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J Stroke Cerebrovasc Dis. 2017 Nov;26(11):2615-2621. doi: 10.1016/j.jstrokecerebrovasdis.2017.06.025. Epub 2017 Aug 4.

Recently Uncontrolled Glycemia in Diabetic Patients Is Associated with the Severity of Intracranial Atherosclerosis.

Author information

1
Departments of Neurology, Soonchunhyang University School of Medicine, Seoul, Republic of Korea.
2
Departments of Radiology, Soonchunhyang University School of Medicine, Seoul, Republic of Korea.
3
Departments of Neurology, Soonchunhyang University School of Medicine, Seoul, Republic of Korea. Electronic address: kblee@schmc.ac.kr.

Abstract

BACKGROUND AND PURPOSE:

Diabetes mellitus is a specific risk factor for intracranial atherosclerosis (ICAS) regardless of race. However, it is largely unknown whether poor glycemic control is associated with the severity of ICAS in diabetic patients.

METHODS:

We selected diabetic patients with acute ischemic stroke who were prospectively registered between March 2005 and December 2015. The patients who had a high-risk source of cardiogenic embolism were excluded. ICAS was graded from 0 to 3 by the number of significant (≥50%) stenoses on intracranial magnetic resonance angiography, and was divided into 4 types: unilateral anterior, bilateral anterior, posterior, and anterior plus posterior. Ordinal and multinomial regression tests were applied for the factors influencing the number and types of ICAS.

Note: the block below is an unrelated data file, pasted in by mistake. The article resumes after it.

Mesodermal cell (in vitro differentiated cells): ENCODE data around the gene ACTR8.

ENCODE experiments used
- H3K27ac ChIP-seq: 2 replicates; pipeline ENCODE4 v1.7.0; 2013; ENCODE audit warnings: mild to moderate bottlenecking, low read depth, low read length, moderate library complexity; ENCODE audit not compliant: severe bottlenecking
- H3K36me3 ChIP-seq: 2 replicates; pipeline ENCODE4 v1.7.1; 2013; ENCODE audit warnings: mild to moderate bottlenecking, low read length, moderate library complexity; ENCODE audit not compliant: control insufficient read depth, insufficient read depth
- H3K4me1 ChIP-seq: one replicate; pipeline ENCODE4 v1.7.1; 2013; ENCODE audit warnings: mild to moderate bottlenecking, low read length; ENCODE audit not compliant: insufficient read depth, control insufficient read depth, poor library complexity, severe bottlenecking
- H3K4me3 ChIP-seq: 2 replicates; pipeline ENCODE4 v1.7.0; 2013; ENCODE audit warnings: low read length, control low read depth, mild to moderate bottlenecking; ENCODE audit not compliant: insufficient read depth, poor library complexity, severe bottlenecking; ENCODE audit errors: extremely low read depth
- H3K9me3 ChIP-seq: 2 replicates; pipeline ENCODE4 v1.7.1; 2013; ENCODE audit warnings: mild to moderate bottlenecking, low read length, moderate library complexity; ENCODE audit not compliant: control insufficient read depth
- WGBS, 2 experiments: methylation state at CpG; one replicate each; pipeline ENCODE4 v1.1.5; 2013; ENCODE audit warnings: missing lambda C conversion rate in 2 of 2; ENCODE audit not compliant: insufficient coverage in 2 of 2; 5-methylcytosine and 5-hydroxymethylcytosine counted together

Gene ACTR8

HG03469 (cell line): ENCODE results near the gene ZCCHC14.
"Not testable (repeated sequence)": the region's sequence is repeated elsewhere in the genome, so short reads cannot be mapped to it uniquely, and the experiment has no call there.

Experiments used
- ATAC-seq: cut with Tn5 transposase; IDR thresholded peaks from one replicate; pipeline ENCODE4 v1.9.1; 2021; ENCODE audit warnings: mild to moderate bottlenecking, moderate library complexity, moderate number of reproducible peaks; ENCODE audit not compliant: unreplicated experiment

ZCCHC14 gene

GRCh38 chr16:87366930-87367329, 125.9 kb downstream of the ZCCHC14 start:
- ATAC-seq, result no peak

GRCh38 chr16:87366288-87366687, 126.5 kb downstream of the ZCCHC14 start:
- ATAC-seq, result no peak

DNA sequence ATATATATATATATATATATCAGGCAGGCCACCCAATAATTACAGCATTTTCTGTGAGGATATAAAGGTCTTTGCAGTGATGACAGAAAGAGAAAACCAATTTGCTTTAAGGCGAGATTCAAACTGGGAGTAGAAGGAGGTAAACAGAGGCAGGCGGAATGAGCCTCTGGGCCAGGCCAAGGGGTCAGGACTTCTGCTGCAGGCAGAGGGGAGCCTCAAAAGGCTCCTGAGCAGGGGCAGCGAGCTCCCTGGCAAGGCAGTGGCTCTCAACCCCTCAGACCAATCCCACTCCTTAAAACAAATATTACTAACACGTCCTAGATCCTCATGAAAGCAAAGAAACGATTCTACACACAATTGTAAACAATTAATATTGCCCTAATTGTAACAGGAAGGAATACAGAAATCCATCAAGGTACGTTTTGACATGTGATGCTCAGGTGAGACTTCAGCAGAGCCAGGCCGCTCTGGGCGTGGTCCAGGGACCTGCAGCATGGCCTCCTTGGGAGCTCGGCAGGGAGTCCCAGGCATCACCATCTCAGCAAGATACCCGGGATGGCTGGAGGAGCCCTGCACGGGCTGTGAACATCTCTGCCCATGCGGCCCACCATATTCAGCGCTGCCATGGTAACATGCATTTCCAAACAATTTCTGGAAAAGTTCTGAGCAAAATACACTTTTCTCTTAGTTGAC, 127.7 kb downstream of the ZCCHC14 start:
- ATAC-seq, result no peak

RESULTS:

A total of 774 patients with noncardioembolic acute ischemic stroke with diabetes were enrolled. The multiplicity of ICAS was independently associated with age (odds ratio [OR], 1.035 per 1 year, 1.018-1.052; P < .001), hypertension (OR, 1.992, 1.336-2.965; P = .001), and glycated hemoglobin (HbA1c; OR, 1.207 per 1%, 1.089-1.338; P < .001) in the ordinal regression model. In multinomial regression, bilateral anterior stenosis tended to be correlated with age (OR, 1.042, 1.008-1.077; P = .016) and HbA1c (OR, 1.201 per 1%, .991-1.520; P = .057). Both anterior and posterior stenoses were significantly associated with age (OR, 1.056, 1.029-1.084; P < .001), hypertension (OR, 2.584, 1.404-4.762; P = .002), and HbA1c (OR, 1.272, 1.070-1.511; P = .006).

CONCLUSIONS:

Age, concomitant hypertension, and HbA1c were factors associated with multiple intracranial stenoses. Further study is warranted to elucidate whether poor glycemic control facilitates ICAS in diabetic patients.

KEYWORDS:

Diabetes; angiography; glycated hemoglobin; intracranial atherosclerosis

[Indexed for MEDLINE]

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